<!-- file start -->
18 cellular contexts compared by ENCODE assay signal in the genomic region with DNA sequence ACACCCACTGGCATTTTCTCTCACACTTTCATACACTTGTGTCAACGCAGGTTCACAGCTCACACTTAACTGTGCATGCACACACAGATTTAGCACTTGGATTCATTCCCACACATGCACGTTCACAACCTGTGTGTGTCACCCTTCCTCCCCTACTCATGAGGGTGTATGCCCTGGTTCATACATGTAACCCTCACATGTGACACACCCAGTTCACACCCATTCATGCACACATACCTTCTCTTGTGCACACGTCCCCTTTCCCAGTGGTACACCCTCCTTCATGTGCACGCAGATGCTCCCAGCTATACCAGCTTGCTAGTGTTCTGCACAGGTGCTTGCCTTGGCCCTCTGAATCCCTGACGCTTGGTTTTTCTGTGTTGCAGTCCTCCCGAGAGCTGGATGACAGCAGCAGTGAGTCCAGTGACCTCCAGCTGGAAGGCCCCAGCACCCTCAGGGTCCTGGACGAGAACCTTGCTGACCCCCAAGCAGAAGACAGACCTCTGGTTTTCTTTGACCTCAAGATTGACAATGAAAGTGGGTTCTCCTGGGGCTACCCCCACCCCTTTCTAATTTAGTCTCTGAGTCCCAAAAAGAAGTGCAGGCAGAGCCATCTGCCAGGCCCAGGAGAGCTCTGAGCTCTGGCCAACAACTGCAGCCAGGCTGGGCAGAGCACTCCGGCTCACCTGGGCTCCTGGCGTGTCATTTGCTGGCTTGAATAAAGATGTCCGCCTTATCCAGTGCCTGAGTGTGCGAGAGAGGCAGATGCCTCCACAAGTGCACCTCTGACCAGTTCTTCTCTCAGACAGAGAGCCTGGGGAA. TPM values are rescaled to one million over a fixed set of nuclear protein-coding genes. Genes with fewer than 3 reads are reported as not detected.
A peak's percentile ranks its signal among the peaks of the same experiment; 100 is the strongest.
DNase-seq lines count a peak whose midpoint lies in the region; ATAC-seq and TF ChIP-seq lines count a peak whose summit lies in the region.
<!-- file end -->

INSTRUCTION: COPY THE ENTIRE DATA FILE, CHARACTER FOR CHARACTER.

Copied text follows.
18 cellular contexts compared by ENCODE assay signal in the genomic region with DNA sequence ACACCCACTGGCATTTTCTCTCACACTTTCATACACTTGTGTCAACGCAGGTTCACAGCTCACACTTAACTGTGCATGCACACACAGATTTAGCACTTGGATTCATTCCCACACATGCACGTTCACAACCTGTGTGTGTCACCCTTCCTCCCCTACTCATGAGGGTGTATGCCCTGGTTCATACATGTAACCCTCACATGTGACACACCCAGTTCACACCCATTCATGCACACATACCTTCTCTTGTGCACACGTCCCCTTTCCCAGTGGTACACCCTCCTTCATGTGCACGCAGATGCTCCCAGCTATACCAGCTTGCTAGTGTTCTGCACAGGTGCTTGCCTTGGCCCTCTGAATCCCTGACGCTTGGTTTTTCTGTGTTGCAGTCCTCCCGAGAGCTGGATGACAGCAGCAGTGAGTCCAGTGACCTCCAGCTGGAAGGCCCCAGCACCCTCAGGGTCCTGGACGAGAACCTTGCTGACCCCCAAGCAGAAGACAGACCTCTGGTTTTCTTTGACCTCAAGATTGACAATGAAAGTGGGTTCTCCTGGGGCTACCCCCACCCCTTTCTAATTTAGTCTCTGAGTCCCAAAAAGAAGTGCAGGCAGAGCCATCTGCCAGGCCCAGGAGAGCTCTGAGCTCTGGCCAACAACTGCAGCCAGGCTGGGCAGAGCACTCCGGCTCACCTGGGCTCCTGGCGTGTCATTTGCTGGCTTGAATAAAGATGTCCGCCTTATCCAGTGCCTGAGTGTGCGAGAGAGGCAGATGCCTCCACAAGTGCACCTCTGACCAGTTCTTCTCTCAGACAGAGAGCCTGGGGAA. TPM values are rescaled to one million over a fixed set of nuclear protein-coding genes. Genes with fewer than 3 reads are reported as not detected.
A peak's percentile ranks its signal among the peaks of the same experiment; 100 is the strongest.
DNase-seq lines count a peak whose midpoint lies in the region; ATAC-seq and TF ChIP-seq lines count a peak whose summit lies in the region.